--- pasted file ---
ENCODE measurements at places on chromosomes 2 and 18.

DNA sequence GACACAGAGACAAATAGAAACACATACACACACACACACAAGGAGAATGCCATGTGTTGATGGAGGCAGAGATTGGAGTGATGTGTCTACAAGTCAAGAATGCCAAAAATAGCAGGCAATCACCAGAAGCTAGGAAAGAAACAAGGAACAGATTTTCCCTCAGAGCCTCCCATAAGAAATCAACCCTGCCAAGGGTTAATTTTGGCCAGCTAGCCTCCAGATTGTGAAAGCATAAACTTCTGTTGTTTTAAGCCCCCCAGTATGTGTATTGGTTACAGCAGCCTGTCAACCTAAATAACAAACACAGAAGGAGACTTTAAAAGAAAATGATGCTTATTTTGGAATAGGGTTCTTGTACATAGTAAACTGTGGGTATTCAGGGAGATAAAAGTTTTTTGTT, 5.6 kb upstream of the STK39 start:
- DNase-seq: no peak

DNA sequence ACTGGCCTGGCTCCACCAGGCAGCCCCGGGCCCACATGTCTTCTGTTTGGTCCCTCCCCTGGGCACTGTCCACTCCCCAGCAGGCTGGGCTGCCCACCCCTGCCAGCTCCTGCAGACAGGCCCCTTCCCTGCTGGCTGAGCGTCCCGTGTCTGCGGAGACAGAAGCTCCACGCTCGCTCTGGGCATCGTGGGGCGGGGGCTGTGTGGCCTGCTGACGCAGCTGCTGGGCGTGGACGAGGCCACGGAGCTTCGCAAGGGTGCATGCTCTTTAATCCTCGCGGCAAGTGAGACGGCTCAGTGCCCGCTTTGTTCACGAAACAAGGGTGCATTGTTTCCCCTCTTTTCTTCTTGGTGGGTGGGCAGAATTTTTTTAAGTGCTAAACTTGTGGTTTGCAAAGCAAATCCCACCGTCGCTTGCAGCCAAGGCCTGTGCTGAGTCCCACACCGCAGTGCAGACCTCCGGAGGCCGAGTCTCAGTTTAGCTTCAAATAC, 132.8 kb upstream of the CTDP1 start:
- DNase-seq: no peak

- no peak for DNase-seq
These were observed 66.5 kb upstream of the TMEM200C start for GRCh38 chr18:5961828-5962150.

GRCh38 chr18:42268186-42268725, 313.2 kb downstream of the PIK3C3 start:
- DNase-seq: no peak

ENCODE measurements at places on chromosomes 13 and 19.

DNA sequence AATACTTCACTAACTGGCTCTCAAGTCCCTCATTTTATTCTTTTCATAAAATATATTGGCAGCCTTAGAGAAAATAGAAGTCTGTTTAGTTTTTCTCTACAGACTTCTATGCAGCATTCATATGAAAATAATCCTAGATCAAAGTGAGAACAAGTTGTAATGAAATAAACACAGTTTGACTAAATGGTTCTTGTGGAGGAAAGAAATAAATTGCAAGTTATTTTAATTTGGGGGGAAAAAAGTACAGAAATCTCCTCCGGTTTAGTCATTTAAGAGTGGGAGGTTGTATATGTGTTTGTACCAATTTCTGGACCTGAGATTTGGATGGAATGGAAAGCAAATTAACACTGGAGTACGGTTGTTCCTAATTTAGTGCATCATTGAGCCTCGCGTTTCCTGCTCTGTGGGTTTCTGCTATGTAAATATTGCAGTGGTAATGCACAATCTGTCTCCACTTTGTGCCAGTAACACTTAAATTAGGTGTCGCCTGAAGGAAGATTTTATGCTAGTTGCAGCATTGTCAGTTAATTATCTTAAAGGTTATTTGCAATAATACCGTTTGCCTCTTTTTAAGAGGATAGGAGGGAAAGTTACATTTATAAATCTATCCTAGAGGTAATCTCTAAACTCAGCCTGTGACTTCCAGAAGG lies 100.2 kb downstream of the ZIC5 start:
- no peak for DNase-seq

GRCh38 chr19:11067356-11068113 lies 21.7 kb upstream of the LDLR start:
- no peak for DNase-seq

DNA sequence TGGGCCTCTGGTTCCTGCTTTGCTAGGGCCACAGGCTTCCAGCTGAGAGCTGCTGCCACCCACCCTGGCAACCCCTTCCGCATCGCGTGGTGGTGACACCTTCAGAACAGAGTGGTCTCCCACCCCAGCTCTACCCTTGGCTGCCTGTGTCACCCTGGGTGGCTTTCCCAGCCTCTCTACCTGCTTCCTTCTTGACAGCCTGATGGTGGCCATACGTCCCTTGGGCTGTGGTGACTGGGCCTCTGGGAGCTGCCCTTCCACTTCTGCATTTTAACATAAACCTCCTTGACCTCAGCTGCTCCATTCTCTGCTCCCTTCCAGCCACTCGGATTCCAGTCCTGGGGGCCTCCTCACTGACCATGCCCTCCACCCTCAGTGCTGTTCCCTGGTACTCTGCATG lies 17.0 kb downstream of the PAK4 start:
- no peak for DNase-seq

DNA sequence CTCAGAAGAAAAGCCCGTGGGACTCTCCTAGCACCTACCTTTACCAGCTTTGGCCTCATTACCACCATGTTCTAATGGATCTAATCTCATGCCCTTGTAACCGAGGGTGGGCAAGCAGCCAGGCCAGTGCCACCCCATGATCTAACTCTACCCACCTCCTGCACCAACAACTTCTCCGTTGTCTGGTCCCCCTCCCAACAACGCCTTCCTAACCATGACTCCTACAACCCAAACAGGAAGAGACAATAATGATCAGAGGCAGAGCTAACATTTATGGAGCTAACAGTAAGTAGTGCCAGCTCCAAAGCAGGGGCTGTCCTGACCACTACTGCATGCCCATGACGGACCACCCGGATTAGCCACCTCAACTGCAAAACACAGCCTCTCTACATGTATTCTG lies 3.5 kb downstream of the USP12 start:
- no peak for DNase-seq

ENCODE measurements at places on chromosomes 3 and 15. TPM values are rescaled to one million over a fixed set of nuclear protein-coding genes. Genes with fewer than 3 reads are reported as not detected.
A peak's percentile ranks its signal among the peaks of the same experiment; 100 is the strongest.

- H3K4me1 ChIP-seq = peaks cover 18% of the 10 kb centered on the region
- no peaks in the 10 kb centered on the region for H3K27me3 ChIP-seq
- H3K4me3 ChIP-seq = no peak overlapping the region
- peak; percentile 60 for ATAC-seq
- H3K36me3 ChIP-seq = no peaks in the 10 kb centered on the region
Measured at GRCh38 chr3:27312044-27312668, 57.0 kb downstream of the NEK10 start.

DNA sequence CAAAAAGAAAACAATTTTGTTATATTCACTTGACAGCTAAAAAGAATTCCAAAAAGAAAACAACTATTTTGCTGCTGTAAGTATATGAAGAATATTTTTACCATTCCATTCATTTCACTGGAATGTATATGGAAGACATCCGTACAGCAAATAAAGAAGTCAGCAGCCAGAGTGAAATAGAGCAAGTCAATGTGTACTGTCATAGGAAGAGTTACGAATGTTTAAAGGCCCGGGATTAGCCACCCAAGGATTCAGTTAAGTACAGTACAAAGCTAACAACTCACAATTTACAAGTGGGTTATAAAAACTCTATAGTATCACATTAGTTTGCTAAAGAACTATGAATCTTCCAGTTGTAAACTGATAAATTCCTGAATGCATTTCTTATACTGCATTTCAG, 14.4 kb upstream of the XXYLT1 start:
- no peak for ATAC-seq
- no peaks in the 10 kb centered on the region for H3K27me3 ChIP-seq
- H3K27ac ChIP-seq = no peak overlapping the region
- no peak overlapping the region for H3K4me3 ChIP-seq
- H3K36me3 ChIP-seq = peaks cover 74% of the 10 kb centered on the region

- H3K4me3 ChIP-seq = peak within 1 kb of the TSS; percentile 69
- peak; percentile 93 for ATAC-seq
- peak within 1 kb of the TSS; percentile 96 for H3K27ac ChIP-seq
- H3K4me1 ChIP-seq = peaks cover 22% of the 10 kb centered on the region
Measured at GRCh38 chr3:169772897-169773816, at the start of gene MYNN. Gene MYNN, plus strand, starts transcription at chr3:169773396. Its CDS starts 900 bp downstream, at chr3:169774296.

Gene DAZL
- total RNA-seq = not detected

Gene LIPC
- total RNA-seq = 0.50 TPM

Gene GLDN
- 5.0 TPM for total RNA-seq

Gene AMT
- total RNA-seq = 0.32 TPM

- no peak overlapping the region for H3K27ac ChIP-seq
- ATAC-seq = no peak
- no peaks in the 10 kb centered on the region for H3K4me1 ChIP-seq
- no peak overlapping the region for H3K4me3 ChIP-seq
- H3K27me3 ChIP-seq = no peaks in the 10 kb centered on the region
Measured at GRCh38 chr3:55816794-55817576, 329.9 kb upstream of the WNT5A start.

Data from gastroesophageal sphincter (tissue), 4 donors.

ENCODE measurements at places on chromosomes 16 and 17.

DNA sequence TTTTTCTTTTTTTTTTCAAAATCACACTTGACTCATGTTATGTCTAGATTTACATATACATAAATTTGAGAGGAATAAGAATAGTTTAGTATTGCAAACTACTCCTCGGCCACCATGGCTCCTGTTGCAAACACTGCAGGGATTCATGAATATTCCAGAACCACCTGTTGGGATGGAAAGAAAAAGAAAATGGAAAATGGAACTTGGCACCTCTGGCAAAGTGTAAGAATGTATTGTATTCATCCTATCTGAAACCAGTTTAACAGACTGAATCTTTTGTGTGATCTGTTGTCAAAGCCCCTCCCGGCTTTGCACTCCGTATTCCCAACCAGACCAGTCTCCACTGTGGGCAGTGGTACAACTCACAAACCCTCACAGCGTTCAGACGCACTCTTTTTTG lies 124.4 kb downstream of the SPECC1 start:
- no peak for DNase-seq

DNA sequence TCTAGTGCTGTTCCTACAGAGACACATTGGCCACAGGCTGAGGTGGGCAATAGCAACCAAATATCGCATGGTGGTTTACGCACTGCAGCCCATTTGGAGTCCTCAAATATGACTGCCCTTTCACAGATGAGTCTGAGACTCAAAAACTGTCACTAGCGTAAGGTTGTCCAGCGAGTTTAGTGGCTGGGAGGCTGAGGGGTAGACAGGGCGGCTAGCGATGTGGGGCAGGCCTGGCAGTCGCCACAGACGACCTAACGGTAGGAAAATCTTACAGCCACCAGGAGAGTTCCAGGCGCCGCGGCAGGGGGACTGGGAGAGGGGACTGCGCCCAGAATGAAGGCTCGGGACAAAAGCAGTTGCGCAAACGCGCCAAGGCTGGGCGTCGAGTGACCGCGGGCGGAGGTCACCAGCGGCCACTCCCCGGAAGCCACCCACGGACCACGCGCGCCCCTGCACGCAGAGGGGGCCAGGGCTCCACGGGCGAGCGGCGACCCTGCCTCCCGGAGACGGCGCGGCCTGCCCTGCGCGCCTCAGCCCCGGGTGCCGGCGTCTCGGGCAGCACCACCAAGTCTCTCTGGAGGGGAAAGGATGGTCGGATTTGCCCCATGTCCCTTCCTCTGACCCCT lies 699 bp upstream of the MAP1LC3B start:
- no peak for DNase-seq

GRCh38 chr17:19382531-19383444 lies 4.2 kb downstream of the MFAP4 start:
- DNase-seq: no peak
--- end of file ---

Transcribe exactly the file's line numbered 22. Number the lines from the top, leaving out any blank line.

- no peaks in the 10 kb centered on the region for H3K27me3 ChIP-seq